Radio Nova: Appendix V

This is a list of the various companies that were operated by or were related to Chris Cary, particularly during the Radio Nova (Dublin) years.


UK registered on March 5th 1981 to the address 11 High Street, Barnet, Herts.
It represented Nova outside Ireland


Set up on January 20th 1986 with Tony McKenzie and Sybil Fennell as Directors. On March 26th 1986 the company changed its constitution from ‘Broadcasting School’ to ‘Other’.
The directors had bought some of Radio Nova’s equipment in order to set up a broadcast school in 144 Upper Leeson St. However, on the day Radio Nova closed it was put into action to launch Zoom, and ultimately Energy 103.
The receiver for Nova Media Services sought an injunction against Energy 103 using the Nova name in December 1987. This was thrown out in 1988, ironically after Energy had closed, as Nova Media Services had no rights to the name.


Irish registered on November 26th 1981 following an earlier attempt to register Radio Nova itself, which failed because it operated illegally.
NMS was the parent company of Radio Nova and, later, Kiss FM.
Chris Cary was the major shareholder. The other shareholder was Eugene/Zena Brady (26 per cent) in return for Greenacres, later known as Nova Park.
Pearse Farrell became court-appointed receiver/manager on March 19th. There was £100,000 in the company’s bank account, mainly from prepaid agency advertisements.
Nova Media Services was never wound up, it is still an active company (albeit in receivership). An annual return has been submitted for the company by the receiver with a charge of £2,500 every year since 1986.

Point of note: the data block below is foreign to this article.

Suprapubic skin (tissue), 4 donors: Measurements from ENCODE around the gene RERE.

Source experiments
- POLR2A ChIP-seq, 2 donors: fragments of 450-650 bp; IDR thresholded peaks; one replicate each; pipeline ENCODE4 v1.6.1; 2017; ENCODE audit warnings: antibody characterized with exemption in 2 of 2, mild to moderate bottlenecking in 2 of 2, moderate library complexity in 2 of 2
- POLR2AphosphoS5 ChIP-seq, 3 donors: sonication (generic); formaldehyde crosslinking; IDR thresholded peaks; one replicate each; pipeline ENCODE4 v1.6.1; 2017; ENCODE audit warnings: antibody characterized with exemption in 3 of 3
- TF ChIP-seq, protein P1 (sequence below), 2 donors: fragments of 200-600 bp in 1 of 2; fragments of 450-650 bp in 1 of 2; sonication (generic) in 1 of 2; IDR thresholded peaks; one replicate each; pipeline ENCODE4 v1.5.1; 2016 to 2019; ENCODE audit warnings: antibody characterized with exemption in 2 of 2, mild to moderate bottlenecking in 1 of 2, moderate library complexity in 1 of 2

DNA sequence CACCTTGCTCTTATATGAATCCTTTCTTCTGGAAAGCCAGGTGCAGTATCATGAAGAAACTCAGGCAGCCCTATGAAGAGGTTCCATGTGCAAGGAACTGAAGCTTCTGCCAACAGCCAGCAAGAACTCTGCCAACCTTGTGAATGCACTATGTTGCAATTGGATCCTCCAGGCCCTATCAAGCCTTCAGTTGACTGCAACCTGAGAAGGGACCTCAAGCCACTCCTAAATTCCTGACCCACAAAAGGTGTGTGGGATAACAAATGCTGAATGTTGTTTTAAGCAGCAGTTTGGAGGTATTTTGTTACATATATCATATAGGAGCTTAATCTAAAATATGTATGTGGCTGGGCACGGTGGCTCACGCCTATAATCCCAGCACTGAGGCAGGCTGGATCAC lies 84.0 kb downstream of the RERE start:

Irish registered by Cary but he was not a director. It leased the nightclub section of Nova Park


Registered in the UK on June 20th 1979 to the same address as ABC Music Radio. Cary founded it and was the major shareholder. Other directors also worked for Compship and the phone number was the same as Compshop.
It leased all of Nova’s equipment to the station, Nova itself owned nothing. Zena Brady claimed that Cary had been inflating the prices that Nova Media Services had been paying Stratford Leasing for the lease of Radio Nova’s equipment; this formed the crux of the case that killed Nova in the end.
Stratford Leasing owned all the transmitters, including the Murphys Quarry transmitter and the 10kW AM that ended up at Energy 103. However, when the receiver was appointed his powers were in respect of “property which may or may not be beneficially owned” by Nova Media Services. This is why the receiver was able to seize the FM transmitter.


Set up on June 19th 1984, it did not name Cary as a director, which was crucial when it was brought in to play as the operator of Magic 103. Tegrar was loaned £50,000 by Nova Media Services to set up Magic.
It also represented Radio Nova in Ireland.
When it closed its total assets were a few chairs and lots of car stickers.


Uniminster Limited was a UK company – an Irish branch was set up on September 27th 1984. Cary was a substantial shareholder.
Uniminster Limited was also the property company for The Compshop, who subleased 19 Herbert Street to Radio Nova and also owned 144 Upper Leeson Street.
It paid £250,000 for Nova Park, which was later transferred to the Irish branch along with a mortgage charge. On May 18th 1989 a mortgage judgment went against Uniminister and the complex returned to the Brady’s ownership.

Information on this page was researched by Kevin Branigan & Tom Colgan

Radio Nova:

Appendix IV

Radio Nova:

Appendix VI